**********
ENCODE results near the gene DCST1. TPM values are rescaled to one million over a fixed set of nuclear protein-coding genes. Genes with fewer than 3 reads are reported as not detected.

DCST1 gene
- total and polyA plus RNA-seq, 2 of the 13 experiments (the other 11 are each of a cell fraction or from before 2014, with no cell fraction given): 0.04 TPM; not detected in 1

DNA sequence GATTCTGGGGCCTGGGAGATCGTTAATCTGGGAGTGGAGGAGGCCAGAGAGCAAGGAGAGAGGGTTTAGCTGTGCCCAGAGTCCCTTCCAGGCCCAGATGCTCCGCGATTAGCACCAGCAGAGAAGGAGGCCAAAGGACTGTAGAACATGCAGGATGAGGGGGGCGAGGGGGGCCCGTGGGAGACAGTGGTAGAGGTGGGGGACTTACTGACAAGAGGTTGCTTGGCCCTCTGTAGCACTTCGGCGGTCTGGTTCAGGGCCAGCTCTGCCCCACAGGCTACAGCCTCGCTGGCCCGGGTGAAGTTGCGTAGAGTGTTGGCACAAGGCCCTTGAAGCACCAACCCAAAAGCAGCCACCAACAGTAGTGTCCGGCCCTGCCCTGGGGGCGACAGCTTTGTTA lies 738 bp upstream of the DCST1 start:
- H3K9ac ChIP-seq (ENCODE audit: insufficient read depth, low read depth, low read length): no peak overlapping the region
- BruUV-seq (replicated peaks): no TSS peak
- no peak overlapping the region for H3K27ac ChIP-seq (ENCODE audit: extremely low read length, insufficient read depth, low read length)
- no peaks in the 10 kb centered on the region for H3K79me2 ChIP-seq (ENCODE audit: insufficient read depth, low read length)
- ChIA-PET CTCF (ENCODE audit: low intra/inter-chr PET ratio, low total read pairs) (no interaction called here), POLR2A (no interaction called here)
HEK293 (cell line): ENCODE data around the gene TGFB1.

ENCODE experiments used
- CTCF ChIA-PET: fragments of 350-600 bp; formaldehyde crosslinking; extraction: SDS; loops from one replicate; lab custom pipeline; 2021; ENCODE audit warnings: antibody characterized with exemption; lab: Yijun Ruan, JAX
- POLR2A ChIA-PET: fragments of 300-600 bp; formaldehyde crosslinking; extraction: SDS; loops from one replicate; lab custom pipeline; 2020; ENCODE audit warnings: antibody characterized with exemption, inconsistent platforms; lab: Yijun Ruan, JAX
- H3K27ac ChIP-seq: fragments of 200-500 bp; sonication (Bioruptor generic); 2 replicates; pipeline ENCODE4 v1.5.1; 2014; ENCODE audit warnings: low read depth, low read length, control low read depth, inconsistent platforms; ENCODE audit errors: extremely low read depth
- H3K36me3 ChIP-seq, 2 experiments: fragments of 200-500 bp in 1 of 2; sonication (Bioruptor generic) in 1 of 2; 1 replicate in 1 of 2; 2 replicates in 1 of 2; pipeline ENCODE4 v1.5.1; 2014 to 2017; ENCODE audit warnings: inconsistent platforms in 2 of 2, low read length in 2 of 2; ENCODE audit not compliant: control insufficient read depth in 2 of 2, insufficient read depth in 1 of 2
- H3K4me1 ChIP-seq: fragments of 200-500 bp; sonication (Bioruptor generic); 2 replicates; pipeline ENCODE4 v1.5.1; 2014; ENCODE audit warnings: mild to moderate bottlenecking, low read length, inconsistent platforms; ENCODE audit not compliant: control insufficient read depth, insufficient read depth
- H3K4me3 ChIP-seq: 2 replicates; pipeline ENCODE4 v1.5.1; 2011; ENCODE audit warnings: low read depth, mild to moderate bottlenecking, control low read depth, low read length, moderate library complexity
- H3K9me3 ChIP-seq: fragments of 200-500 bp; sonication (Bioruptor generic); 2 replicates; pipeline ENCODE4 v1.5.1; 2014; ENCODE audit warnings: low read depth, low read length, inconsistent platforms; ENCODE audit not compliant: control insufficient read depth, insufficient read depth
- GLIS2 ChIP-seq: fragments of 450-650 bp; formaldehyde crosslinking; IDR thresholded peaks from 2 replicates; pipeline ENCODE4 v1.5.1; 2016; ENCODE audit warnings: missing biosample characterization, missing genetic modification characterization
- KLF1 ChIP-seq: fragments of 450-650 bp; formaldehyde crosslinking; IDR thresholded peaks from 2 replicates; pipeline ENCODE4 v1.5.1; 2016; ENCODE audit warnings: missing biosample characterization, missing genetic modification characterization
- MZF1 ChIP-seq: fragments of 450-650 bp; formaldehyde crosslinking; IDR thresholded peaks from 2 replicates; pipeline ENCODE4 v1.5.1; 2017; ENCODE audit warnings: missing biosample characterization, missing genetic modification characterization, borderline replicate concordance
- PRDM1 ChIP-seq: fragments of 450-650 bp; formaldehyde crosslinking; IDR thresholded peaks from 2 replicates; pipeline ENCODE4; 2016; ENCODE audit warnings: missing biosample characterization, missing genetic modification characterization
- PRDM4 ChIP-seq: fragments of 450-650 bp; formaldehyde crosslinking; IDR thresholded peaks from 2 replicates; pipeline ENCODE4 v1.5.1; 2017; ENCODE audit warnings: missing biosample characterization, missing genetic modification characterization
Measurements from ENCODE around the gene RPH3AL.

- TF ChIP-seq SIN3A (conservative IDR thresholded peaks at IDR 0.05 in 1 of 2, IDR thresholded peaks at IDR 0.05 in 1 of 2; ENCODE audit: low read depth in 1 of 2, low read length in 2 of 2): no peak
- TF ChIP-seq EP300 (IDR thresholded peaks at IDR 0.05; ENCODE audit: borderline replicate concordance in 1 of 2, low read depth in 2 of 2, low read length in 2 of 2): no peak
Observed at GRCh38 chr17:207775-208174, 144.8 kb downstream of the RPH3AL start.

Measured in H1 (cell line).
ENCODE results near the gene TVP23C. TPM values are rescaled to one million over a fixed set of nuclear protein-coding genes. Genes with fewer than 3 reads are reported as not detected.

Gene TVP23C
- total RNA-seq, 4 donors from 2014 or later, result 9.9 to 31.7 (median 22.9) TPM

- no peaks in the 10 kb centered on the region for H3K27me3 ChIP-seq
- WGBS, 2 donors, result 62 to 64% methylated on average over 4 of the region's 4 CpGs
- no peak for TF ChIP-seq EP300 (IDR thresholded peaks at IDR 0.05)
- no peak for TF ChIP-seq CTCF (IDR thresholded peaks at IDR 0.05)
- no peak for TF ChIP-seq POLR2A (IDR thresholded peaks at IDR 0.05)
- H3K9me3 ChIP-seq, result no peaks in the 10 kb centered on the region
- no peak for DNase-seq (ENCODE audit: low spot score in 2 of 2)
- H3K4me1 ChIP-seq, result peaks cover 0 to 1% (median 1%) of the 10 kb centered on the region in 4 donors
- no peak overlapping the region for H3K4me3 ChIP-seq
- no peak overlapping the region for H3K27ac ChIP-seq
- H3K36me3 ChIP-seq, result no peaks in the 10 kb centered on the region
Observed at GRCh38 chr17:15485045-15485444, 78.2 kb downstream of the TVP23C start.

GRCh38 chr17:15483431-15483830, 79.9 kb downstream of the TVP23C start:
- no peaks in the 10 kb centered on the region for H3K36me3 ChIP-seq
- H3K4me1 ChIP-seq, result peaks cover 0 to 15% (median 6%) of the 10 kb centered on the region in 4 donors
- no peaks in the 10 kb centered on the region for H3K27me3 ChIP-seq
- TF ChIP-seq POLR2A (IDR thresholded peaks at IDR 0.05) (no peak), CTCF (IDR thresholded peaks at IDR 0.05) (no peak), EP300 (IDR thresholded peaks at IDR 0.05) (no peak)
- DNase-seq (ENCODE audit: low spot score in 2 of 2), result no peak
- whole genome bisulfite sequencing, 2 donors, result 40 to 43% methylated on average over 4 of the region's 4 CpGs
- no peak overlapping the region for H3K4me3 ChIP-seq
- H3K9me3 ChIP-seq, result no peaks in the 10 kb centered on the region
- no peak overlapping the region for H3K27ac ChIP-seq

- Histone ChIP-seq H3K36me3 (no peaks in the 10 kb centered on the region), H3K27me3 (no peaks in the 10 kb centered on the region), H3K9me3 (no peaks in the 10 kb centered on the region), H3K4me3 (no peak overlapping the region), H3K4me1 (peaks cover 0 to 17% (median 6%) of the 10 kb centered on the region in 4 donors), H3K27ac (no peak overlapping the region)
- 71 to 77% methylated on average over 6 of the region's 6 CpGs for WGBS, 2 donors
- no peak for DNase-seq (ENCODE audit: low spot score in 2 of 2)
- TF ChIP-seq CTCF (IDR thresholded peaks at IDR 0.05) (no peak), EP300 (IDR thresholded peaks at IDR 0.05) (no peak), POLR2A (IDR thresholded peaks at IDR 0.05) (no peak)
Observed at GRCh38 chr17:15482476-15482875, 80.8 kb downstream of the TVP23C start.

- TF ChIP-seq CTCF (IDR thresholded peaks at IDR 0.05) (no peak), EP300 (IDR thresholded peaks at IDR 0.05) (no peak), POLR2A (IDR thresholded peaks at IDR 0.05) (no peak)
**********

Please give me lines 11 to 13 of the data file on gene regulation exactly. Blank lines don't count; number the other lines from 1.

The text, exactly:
ENCODE experiments used
- CTCF ChIA-PET: fragments of 350-600 bp; formaldehyde crosslinking; extraction: SDS; loops from one replicate; lab custom pipeline; 2021; ENCODE audit warnings: antibody characterized with exemption; lab: Yijun Ruan, JAX
- POLR2A ChIA-PET: fragments of 300-600 bp; formaldehyde crosslinking; extraction: SDS; loops from one replicate; lab custom pipeline; 2020; ENCODE audit warnings: antibody characterized with exemption, inconsistent platforms; lab: Yijun Ruan, JAX